WHILE Y ≤ 0                                    InnerWHILE loop begins
  IF INT (X^2+Y^2) MOD 2                         If the integer part of
  THEN                                               X^2 + Y^2 MOD 2 is 1, then
  PIXON X;Y:                                     light up that pixel
  PIXON X;Ymax-(Y-Ymin):                             and the symmetrically located
  PIXON Xmax,-(X-Xmin);Y:                            pixels in the other 3 quadrants
  PIXON Xmax,(X-Xmin);
  Y+ K STO> Y:                                   increment pixel y~coordinate
  END:                                           inner WHILE loop ends
  X+H STO> X:                                    Increment pixel x-coordinate
  END:                                           Outer WHILE loop ends
  DISPLAY→ Page                                  Save finished picture in SKETCH

4. Program Hints and Examples                                                                   42

 This program "animates" a numerical limit by displaying a simultaneous readout of
 X and F(X) values. (In this case, the particular function used is SIN(X)/X.) Pay particular
 attention to the INPUT statements, for they provide a very simple way to give a
 professional look to your programs, complete with a title bar, a highlighted input form
 (with a default value supplied if you wish), and a help message to the user to prompt for
 the necessary input.

 NOTE: This program can be adapted to investigate the limit of an arbitrary function by
 adding an input statement that allows the user to select a function in the SYMB menu.
 This program can also be used to investigate limits "at infinity" by using MAXREAL or
 -MAXREAL as the TARGET value A, and setting a suitably large increment H.

 Example for Program LIMITS shown on next page.

4. Program Hints and Examples                                                              43
HP38G EXAMPLE 3.                (continued)

Program LIMITS

INPUT X;                                      Begin INPUT statement for X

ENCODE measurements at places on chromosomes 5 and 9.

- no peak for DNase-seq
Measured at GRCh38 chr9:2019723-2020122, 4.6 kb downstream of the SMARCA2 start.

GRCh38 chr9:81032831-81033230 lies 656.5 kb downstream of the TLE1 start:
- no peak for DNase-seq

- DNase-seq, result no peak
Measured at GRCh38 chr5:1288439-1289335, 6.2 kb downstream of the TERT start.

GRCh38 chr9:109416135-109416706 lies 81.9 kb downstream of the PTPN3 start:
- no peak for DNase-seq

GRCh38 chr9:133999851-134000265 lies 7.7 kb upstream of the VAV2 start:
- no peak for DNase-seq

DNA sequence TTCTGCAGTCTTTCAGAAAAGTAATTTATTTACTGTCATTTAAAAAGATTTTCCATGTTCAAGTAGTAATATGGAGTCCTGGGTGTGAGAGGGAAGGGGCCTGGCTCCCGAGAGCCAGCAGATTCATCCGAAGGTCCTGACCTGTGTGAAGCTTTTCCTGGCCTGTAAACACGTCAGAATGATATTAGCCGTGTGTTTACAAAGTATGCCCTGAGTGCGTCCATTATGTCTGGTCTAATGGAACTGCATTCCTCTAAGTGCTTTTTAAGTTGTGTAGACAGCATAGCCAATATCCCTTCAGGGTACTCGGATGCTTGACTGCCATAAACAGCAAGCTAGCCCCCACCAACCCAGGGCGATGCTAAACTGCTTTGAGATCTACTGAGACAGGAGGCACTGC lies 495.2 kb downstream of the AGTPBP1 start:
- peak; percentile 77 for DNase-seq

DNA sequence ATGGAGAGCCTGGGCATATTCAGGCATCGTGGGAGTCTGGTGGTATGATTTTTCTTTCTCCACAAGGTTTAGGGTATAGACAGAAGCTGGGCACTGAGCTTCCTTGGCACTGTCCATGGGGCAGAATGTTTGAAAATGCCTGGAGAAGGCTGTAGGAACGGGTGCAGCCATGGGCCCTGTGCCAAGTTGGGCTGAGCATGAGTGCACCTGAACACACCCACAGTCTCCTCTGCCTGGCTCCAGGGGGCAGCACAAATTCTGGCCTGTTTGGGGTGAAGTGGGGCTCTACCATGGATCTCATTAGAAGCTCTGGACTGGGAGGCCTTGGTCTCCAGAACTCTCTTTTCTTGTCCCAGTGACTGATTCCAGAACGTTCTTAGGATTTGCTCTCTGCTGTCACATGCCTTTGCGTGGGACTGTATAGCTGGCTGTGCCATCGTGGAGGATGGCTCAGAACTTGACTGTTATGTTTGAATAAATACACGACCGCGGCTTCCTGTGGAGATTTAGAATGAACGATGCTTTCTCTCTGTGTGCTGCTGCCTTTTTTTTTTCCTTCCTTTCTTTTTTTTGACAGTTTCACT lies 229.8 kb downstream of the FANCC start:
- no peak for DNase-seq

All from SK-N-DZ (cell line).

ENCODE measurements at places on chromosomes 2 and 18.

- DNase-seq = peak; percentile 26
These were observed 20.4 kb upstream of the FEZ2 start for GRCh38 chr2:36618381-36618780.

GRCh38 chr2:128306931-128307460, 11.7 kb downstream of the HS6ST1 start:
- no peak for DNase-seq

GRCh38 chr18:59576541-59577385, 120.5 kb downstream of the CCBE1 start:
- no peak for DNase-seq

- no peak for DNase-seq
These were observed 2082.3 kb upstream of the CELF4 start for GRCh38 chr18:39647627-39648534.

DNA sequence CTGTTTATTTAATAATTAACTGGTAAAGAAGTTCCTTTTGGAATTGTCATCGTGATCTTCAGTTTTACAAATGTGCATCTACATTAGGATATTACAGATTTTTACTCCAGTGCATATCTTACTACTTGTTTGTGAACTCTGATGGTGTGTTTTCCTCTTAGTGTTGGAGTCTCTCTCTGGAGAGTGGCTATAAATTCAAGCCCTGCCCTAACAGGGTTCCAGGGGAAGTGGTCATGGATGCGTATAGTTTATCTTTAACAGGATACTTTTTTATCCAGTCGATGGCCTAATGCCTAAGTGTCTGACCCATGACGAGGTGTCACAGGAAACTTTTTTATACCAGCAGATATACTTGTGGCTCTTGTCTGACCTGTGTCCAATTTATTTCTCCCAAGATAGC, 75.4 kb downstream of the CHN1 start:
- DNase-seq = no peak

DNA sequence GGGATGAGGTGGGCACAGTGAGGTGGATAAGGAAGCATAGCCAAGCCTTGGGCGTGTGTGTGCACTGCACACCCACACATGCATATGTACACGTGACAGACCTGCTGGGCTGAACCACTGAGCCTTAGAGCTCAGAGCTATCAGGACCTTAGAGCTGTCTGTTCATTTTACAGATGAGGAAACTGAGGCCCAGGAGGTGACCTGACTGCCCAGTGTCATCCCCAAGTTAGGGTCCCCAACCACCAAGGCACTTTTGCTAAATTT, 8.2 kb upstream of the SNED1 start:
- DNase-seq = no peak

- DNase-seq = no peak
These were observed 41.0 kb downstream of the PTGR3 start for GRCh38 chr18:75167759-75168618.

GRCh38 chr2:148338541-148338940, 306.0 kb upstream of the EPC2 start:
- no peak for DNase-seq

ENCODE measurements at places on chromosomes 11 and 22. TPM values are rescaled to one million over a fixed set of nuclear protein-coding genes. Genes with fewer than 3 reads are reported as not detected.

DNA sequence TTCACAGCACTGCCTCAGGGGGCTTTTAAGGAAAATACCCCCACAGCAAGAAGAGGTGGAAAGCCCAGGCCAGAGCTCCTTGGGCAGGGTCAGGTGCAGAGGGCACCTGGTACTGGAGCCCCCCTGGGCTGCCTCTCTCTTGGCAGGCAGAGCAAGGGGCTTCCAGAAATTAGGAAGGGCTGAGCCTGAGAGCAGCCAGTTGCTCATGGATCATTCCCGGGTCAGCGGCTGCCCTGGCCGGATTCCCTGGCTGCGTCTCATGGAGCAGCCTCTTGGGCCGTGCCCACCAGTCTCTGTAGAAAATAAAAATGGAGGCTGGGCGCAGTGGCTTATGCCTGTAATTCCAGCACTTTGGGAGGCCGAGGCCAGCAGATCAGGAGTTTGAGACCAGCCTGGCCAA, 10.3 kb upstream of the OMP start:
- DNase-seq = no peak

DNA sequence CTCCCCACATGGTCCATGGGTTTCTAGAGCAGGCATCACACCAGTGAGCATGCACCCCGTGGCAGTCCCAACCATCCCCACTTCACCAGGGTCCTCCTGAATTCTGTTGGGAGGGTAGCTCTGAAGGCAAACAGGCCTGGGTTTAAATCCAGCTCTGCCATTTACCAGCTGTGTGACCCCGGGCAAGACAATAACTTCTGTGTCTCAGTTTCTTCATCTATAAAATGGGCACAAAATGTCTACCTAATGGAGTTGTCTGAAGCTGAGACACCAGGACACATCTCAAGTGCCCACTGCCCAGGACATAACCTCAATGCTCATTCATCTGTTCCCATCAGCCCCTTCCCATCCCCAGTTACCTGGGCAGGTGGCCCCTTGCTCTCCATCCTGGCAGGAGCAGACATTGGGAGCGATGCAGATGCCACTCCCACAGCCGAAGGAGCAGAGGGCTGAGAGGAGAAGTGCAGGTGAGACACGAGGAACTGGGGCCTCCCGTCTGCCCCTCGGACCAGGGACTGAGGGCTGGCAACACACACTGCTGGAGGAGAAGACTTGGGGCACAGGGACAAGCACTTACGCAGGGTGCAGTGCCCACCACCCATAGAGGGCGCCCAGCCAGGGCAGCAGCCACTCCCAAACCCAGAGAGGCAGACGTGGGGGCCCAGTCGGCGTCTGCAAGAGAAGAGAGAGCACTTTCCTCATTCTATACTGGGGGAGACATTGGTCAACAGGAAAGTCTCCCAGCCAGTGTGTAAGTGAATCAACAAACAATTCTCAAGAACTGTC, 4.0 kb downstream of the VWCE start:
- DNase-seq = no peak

"LIMIT ANIMATION";                            Title bar
"INITIAL X";                                  Label for input blank for X
"ENTER STARTING X";                           Help message to prompt user
1:                                            Default value for X
INPUT A;                                      Begin INPUT statement for A
"LIMIT ANIMATION";                            Title bar (same as before)
"TARGET";                                     Label for input blank for A
"ENTER DESTINATION";                          Help message to prompt user
0:                                            Default value for A
INPUT H;                                      Begin INPUT statement for H
"LIMIT ANIMATION";                            Title bar (same as before)
“DELTA X";                                    Label for input blank for H
"ENTER INCREMENT";                            Help message to prompt user
.1:                                           Default value for H
ERASE:                                        Clears the display screen
IF (X-A)H>0                                   If H has the same sign as X-A,
THEN -H STO> H:                                  then reverse the sign of H
WHILE 1                                       This WHILE loop will run
REPEAT                                            until the user presses ON
DISP 1;"X          “X:                        Display the value of X on line 1